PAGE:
General issues with the care system from a spouse's view point

Nearly twenty years’ ago D’s wife needed home care to help her get washed and dressed, whilst he worked long hours in a Union. D would frequently get calls from his wife, distressed that no-one had arrived and she would often be sat waiting for hours for someone to come so she could eat breakfast and get dressed. D tried to raise issues with social care, and also raise the fact that care workers needed to be treated properly, that the European time directive should apply. He blamed the lack of workers and training provided. D’s wife was sent a male carer once, but the care company asked in advance and provided a female chaperone. 

Eventually D’s wife was transferred to a nursing home, which initially seemed better as the workers were on site. The staff were overwhelmingly female. However, D soon found there were too few workers for the number of residents and felt there was too much focus on profits. He noticed staff turnover was very high with people regularly working 12-hour shifts. He also noticed people receiving care would ask to go to the toilet and be kept waiting a long time. He managed to campaign for another hoist to alleviate some of the burden and help speed up care.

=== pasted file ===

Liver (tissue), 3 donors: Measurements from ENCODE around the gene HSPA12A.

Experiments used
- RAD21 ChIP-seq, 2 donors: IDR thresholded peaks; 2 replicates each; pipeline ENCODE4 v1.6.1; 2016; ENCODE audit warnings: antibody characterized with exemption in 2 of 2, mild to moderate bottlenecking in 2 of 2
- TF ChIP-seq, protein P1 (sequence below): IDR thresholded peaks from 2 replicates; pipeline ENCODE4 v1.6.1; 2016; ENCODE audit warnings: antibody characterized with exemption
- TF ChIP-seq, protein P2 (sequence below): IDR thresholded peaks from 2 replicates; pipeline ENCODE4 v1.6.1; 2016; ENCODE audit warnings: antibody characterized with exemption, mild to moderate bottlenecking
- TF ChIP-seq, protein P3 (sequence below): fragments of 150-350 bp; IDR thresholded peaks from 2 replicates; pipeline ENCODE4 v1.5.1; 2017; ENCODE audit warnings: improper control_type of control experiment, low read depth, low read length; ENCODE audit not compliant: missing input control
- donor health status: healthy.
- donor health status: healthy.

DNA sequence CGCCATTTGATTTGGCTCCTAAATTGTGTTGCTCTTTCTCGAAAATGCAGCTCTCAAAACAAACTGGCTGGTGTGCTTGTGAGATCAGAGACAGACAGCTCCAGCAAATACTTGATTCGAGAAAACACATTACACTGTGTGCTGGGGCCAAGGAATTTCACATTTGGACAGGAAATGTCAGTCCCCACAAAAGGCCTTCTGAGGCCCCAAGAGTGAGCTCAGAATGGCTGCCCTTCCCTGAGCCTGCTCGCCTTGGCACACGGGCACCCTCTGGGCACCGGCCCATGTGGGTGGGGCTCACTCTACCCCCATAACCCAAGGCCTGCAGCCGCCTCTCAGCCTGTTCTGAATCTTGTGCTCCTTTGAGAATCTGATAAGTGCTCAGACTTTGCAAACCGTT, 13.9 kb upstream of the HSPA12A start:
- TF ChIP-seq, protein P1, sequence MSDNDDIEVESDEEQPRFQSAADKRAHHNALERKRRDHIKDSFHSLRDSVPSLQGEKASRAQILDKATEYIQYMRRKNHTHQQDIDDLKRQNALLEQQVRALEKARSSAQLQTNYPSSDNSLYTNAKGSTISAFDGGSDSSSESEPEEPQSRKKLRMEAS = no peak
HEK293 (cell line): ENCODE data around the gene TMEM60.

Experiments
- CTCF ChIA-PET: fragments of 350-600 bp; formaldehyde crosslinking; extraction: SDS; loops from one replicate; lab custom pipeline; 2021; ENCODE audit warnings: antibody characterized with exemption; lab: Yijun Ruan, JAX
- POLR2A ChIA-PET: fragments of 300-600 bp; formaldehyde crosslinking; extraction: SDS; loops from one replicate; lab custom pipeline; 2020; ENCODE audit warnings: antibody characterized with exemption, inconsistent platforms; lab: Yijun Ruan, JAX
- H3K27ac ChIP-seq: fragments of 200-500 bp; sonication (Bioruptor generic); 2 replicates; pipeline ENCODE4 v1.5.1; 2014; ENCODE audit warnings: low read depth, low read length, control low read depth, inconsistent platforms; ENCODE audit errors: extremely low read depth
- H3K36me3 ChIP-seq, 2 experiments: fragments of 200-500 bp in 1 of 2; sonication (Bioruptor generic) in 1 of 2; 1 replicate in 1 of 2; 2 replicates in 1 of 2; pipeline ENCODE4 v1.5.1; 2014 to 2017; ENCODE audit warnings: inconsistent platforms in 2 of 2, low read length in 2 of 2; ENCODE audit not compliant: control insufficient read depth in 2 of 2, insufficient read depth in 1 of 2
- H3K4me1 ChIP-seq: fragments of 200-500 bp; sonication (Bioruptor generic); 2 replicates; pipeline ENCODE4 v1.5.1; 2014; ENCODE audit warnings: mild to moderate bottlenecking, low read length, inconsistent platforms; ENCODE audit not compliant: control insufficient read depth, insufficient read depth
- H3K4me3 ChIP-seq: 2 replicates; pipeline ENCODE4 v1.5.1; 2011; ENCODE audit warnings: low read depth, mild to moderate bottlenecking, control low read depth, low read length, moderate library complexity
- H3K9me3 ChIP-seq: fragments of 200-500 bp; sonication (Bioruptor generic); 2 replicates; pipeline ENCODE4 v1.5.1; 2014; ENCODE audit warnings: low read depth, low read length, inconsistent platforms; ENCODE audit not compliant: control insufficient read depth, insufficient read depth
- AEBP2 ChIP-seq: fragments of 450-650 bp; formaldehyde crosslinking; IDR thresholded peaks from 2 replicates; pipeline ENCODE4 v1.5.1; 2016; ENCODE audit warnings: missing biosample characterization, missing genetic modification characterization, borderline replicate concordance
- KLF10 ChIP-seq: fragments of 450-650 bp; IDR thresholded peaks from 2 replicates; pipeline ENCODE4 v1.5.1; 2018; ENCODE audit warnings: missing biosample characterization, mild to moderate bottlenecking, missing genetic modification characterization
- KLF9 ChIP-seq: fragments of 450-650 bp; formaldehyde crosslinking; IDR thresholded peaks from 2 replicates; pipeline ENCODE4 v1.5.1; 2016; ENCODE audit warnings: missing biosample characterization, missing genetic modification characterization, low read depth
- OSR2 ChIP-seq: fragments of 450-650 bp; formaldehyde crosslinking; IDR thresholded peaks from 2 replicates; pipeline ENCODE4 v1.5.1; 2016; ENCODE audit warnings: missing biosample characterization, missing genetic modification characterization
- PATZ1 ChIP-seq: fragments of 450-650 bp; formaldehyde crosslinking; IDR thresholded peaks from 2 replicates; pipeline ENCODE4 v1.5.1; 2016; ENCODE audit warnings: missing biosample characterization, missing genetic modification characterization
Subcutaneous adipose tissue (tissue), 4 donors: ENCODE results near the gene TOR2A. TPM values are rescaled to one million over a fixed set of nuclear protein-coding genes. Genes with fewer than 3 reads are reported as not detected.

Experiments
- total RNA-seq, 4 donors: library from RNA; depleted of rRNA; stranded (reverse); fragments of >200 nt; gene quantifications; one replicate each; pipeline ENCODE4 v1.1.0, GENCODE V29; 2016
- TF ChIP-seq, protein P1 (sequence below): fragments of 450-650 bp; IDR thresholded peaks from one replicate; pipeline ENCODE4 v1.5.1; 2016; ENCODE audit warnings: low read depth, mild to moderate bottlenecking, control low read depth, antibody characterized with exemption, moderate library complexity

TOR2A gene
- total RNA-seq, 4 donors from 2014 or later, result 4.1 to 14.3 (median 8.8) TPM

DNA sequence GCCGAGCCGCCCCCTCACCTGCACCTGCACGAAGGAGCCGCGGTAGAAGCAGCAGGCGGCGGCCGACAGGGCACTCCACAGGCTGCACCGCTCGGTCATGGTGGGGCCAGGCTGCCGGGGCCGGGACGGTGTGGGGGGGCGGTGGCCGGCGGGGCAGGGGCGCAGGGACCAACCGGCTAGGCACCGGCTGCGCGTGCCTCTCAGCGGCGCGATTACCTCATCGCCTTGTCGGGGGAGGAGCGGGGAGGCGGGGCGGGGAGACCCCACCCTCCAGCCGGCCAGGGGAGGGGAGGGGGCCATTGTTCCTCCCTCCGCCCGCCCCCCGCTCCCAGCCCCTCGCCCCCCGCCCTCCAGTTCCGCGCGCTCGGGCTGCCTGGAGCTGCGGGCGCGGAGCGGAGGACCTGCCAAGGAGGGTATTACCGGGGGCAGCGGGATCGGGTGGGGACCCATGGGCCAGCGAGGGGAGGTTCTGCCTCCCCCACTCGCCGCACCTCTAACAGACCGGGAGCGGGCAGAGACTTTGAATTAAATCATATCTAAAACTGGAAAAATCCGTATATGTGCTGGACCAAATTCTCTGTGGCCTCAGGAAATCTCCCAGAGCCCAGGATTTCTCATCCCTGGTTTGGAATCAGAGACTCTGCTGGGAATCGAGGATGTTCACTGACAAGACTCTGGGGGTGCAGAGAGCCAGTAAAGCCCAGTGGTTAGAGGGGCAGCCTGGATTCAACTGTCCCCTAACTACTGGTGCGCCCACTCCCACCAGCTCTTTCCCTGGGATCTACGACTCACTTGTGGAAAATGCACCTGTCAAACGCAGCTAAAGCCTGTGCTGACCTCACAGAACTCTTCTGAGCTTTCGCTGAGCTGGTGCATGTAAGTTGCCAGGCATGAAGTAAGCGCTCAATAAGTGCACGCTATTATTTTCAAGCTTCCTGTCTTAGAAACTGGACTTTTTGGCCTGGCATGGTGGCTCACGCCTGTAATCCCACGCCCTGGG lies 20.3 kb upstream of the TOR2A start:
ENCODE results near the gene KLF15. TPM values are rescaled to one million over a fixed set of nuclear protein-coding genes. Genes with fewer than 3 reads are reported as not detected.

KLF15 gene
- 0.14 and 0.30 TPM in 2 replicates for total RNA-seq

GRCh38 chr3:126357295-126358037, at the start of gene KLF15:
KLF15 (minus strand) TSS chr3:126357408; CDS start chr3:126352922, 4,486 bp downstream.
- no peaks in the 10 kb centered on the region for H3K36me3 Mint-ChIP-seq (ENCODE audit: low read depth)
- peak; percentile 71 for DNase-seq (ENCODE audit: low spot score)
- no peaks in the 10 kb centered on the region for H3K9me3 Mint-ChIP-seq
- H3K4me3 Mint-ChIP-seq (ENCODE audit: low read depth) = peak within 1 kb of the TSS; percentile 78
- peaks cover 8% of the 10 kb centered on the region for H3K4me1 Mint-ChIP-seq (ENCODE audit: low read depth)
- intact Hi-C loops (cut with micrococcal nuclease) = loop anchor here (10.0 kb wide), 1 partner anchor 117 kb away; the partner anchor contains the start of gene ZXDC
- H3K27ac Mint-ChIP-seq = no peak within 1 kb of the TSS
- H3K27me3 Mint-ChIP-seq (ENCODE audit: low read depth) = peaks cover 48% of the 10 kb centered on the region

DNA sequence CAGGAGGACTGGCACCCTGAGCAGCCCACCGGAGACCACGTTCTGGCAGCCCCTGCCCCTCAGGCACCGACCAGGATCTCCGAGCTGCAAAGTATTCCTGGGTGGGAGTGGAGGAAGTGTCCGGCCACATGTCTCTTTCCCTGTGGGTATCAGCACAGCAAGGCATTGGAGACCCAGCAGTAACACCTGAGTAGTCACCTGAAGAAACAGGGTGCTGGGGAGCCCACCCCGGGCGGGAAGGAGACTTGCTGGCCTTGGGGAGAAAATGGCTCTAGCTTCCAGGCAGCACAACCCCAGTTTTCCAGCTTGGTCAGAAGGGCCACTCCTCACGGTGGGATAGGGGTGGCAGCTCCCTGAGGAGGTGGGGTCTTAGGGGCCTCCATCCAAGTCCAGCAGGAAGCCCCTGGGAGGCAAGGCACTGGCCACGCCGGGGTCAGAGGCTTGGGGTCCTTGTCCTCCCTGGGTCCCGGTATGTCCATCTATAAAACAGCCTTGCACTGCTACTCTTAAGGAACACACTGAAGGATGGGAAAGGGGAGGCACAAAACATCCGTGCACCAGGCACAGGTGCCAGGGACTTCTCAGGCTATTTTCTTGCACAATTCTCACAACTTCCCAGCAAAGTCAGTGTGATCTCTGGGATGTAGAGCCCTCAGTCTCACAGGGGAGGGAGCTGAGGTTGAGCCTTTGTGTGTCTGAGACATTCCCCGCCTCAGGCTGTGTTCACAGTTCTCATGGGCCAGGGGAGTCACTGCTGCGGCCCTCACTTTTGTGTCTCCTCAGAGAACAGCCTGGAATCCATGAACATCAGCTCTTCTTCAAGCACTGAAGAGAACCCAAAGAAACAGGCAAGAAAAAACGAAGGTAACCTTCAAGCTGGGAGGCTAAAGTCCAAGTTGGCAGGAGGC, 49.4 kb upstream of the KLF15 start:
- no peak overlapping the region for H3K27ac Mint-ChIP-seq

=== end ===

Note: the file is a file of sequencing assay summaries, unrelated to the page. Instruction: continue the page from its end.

Another issue he saw was people receiving care would be wheeled back into their room after dinner and instead of being helped into their bed or room chair would just be left in their wheelchair. D told us people receiving care don’t want to cause trouble and always seemed worried to say too much as they were depending on these carers to look after them. This power imbalance and lack of investment ultimately led to people not being cared for with dignity in his eyes.